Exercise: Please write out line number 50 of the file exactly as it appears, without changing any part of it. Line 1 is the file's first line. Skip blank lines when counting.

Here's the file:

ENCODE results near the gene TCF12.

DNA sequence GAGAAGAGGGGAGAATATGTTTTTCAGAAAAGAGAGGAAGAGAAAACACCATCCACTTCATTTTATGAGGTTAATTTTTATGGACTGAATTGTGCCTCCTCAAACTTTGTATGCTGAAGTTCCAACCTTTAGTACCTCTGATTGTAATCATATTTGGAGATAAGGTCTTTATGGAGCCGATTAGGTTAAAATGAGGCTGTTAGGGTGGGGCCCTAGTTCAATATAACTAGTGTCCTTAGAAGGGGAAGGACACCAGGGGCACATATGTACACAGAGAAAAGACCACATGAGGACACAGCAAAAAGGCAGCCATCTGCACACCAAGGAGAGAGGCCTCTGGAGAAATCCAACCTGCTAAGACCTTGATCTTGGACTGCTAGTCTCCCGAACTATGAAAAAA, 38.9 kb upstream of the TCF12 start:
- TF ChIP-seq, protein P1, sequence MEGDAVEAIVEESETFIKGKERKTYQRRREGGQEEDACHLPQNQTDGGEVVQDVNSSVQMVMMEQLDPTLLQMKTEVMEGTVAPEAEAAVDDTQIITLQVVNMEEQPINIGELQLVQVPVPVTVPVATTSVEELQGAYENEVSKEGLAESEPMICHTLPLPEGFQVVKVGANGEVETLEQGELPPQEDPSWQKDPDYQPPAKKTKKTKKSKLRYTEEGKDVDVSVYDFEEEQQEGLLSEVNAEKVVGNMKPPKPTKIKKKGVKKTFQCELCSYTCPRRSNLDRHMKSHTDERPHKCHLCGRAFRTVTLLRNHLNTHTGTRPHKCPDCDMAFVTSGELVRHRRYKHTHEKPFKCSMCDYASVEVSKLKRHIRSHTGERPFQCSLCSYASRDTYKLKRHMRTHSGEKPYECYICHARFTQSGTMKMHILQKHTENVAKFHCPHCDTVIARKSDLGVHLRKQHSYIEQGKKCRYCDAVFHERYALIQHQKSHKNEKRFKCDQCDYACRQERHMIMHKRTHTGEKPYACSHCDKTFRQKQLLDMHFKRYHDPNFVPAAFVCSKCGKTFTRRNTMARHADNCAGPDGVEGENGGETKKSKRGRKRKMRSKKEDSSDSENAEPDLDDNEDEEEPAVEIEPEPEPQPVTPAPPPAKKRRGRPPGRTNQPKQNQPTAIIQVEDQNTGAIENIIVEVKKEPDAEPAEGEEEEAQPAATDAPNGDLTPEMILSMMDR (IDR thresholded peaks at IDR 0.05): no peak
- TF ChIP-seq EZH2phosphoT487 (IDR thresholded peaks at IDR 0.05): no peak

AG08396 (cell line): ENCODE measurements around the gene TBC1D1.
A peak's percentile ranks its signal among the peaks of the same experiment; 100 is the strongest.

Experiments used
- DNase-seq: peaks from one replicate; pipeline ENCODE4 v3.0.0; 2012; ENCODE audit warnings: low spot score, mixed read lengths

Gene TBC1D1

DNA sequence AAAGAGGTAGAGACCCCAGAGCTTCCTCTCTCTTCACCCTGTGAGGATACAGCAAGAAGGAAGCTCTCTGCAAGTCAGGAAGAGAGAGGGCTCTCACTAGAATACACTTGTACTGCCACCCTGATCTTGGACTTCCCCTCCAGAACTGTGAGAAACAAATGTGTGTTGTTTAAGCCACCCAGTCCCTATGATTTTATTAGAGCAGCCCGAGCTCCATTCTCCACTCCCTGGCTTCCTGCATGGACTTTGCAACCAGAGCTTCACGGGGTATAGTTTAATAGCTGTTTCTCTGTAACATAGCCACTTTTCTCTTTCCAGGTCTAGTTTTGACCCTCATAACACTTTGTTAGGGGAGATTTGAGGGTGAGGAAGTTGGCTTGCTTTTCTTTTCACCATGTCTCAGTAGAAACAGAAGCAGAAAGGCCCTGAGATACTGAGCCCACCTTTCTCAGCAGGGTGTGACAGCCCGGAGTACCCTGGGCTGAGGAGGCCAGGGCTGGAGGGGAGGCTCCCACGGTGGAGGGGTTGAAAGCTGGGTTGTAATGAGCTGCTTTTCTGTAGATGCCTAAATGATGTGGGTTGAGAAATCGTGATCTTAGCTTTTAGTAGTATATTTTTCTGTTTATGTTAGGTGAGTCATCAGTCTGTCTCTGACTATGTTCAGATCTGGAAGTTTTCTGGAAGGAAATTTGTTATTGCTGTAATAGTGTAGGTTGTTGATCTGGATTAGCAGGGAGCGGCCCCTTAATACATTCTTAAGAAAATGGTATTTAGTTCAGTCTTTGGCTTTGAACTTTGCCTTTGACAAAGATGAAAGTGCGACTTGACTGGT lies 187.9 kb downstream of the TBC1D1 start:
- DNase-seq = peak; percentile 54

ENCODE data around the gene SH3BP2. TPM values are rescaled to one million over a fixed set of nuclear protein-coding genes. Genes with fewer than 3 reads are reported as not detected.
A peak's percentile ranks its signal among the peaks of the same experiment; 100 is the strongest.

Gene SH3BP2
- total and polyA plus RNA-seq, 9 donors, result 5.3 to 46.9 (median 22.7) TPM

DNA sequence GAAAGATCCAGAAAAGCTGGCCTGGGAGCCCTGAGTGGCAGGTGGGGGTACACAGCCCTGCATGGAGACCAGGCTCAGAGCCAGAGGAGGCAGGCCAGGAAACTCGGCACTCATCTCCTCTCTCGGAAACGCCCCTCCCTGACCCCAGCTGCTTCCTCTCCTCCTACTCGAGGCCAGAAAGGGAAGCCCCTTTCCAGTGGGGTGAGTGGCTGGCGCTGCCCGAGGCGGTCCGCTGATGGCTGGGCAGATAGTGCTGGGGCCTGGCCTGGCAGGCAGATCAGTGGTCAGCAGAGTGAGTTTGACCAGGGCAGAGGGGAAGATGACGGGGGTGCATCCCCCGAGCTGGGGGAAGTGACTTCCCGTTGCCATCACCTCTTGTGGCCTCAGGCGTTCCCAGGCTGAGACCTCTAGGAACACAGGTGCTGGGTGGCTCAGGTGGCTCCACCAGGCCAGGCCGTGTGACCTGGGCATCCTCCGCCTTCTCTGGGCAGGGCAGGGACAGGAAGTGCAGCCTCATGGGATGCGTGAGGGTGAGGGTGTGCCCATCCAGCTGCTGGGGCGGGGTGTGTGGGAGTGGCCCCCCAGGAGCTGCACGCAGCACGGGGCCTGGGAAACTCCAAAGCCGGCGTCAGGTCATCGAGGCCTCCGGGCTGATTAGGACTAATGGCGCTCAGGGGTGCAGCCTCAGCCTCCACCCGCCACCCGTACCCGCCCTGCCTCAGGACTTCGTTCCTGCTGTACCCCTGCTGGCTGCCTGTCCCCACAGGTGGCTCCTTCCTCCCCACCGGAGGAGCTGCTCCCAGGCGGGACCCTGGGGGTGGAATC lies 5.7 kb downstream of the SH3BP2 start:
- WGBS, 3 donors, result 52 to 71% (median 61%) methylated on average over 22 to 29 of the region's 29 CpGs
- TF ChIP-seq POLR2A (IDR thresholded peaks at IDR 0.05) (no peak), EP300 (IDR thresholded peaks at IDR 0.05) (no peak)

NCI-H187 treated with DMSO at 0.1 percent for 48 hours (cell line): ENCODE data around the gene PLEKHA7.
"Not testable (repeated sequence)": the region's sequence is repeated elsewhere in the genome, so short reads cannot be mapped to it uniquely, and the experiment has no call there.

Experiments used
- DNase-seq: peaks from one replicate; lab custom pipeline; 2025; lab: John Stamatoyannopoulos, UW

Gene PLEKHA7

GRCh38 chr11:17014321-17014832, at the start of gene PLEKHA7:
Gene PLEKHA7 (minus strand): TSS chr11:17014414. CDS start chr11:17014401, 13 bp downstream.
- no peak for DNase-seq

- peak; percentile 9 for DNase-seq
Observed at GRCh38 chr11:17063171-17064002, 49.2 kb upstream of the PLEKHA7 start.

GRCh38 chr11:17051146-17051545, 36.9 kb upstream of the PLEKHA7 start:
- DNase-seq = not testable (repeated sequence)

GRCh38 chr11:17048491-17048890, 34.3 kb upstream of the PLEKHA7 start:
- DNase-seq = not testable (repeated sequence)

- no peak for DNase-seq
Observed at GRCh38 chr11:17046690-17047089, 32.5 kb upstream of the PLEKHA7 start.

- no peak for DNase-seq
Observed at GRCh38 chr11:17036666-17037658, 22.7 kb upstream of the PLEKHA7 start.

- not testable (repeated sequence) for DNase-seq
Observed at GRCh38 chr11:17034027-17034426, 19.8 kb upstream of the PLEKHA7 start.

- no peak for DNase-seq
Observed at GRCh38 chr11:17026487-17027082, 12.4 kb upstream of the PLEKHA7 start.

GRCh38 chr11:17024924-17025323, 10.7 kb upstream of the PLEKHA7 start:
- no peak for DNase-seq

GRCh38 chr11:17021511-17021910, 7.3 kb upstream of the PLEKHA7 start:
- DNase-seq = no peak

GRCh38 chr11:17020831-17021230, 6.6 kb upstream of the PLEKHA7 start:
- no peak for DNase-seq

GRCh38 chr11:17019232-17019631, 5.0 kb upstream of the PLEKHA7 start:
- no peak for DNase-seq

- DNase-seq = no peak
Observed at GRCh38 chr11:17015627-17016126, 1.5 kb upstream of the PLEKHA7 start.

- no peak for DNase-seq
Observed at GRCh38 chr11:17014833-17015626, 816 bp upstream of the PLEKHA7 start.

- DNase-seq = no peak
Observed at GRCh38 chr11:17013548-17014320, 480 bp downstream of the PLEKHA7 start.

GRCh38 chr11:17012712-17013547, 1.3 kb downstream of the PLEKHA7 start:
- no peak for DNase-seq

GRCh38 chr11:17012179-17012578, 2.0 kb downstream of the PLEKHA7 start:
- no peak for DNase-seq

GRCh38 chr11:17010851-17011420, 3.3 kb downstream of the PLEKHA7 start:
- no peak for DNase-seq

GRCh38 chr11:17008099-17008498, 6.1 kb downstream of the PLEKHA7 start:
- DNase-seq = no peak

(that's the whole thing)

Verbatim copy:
Observed at GRCh38 chr11:17015627-17016126, 1.5 kb upstream of the PLEKHA7 start.